Lawyer; born New York, 1804; died Nantucket, Massachusetts, 1884.
He was admitted to the New York bar and made rapid progress, and the case of Stewart v. Lispenard, 1843, permanently established his fame.
He played an important part in the State Constitutional Convention of 1846 to which he was nominated by all political parties.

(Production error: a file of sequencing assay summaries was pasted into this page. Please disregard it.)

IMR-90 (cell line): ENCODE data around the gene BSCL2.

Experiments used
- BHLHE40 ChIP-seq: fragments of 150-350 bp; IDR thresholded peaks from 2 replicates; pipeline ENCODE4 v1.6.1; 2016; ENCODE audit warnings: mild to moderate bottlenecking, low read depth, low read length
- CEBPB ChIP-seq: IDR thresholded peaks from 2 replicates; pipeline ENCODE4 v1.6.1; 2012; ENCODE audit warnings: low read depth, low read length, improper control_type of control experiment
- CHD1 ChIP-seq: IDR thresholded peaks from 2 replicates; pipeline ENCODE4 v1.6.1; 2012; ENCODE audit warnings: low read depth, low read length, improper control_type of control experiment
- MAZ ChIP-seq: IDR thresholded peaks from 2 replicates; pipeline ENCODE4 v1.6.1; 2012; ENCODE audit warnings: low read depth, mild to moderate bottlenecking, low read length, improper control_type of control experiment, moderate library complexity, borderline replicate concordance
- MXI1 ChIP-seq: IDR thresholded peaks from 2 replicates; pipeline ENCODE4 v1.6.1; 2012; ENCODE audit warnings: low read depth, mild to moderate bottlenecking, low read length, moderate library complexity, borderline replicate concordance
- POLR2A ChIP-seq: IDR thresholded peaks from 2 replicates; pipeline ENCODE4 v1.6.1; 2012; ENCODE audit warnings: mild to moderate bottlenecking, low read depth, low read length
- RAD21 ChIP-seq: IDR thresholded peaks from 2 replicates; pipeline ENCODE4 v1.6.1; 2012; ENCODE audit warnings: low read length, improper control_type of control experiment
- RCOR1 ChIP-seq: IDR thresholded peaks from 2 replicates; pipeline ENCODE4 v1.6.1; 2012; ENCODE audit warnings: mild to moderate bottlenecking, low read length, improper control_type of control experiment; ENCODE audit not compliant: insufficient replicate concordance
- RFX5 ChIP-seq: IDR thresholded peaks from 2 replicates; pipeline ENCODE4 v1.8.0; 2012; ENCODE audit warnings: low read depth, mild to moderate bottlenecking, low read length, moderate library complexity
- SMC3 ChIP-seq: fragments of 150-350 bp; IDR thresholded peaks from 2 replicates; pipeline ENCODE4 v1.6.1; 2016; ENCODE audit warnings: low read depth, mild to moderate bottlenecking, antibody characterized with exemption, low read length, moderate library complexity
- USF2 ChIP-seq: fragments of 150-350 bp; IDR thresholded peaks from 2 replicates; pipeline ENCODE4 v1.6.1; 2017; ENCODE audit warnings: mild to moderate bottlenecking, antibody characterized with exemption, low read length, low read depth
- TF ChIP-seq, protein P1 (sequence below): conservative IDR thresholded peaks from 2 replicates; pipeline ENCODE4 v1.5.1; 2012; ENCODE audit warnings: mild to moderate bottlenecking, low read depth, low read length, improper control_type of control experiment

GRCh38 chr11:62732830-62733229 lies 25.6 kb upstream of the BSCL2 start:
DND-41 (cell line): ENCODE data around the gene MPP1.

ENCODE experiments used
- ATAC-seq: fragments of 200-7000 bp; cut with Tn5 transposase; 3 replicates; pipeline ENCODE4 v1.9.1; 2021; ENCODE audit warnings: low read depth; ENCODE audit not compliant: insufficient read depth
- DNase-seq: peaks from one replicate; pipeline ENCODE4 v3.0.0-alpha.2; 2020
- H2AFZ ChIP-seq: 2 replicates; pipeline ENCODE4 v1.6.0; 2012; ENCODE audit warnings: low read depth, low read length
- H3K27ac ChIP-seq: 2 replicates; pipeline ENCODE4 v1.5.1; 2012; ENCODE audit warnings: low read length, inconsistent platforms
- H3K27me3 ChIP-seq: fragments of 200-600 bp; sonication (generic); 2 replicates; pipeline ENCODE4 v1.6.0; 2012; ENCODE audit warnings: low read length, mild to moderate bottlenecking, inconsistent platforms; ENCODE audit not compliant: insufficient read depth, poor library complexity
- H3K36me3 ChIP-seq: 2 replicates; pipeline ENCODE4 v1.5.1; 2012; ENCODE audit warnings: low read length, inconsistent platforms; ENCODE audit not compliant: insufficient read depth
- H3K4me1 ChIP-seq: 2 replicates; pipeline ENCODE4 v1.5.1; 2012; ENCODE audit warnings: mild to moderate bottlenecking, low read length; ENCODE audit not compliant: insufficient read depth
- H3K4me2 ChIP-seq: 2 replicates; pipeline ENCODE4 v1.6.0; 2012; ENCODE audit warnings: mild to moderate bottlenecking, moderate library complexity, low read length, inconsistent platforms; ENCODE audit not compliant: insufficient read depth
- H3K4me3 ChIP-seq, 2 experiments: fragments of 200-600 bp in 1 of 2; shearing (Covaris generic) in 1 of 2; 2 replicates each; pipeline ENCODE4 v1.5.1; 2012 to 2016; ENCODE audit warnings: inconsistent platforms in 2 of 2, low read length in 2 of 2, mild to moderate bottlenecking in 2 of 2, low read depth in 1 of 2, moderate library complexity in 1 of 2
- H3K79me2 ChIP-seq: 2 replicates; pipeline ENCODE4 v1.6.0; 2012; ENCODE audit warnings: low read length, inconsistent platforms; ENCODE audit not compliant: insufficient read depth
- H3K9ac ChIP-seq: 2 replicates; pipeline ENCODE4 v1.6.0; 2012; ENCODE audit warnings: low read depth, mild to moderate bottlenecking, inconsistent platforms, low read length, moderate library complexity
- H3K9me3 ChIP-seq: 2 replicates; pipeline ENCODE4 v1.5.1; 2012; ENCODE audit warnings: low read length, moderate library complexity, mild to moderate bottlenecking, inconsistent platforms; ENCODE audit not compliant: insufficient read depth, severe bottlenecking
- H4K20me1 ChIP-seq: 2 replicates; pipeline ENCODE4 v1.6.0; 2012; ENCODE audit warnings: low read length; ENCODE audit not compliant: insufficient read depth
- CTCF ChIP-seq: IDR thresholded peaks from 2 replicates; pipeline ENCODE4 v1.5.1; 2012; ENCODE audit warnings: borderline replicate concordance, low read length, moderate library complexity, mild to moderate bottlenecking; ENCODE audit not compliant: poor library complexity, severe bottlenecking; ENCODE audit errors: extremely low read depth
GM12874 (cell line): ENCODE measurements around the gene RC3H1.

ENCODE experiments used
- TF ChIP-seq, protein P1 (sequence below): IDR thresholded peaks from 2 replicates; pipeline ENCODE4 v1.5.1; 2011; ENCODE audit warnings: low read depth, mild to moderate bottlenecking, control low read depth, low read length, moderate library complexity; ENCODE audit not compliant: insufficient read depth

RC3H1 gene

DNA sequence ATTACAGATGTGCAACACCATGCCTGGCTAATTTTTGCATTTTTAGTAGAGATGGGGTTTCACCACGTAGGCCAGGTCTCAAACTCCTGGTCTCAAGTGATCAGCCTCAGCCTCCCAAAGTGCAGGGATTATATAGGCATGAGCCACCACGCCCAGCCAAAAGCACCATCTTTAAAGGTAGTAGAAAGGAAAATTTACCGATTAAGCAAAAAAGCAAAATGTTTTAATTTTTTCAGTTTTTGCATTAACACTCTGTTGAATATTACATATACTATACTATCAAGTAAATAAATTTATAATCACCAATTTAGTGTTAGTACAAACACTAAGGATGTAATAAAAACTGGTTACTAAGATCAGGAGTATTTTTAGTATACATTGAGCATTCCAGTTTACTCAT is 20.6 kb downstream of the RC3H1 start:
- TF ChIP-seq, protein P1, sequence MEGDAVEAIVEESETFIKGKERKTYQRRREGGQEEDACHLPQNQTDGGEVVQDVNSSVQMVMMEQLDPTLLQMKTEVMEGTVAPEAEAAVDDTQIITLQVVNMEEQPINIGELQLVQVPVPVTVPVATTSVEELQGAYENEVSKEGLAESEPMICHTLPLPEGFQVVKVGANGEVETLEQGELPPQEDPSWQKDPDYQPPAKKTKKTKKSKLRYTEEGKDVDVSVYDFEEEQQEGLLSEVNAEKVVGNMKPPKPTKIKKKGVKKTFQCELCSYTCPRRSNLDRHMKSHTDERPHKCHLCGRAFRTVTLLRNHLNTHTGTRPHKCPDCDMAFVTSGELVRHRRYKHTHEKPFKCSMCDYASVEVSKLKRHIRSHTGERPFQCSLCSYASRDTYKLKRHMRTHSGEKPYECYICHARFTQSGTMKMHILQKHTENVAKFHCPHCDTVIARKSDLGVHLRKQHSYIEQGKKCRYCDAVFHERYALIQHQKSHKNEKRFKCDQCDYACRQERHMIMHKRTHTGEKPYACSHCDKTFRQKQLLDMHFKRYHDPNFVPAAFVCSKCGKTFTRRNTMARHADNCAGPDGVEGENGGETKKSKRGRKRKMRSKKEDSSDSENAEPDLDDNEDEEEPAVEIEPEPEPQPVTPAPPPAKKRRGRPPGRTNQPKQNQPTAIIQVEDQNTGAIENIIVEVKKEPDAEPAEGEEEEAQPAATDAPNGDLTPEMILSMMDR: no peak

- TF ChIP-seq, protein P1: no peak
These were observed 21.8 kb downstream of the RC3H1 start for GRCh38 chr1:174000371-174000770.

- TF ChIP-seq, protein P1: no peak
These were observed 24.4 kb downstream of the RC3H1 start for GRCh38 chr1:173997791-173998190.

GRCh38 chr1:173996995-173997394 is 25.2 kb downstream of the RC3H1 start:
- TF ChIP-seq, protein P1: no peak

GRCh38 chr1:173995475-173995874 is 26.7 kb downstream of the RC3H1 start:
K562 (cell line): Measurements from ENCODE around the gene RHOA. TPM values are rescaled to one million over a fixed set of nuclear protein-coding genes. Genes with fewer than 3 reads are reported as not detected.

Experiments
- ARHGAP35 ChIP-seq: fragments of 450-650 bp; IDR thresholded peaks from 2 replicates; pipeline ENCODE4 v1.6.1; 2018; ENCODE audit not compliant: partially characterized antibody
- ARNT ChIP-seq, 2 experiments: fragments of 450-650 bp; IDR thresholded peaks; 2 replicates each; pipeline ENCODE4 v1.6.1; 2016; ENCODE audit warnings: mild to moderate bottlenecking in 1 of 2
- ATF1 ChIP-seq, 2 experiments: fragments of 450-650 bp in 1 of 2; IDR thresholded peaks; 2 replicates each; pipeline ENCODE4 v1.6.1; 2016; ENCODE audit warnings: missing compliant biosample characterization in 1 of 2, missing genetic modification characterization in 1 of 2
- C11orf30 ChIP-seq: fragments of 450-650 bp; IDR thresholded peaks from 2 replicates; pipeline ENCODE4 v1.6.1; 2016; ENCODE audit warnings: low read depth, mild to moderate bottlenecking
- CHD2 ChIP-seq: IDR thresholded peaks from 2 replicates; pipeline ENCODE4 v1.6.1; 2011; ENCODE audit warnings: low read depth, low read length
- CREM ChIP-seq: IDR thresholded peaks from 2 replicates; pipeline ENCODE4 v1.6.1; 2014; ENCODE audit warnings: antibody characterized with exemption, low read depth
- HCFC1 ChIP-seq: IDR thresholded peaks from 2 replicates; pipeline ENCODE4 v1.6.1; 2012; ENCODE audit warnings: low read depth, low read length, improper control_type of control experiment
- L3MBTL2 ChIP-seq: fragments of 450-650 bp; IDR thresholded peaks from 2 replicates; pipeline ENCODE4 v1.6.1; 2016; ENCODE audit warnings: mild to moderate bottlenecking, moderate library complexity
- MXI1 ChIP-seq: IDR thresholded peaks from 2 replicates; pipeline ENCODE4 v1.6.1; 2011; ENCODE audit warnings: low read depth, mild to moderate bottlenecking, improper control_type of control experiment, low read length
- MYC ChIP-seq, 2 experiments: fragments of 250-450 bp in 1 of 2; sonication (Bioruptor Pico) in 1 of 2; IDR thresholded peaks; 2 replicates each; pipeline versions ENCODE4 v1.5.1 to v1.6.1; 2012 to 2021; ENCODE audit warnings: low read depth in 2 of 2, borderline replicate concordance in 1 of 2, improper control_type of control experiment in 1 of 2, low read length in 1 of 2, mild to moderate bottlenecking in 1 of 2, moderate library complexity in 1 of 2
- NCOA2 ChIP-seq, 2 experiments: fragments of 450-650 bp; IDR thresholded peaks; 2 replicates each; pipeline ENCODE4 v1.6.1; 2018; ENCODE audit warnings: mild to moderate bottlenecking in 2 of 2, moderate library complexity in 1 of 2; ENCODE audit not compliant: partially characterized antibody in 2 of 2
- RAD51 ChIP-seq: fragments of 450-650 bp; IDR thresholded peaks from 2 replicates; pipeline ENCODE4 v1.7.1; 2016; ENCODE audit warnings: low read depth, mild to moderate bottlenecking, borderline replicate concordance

In 1812 he was nominated by the Democrats for president of the United States.
Among his later important cases were his defense of Edwin Forrest, of Jefferson Davis, and his prosecution of William Tweed for municipal corruption.
New Catholic Dictionary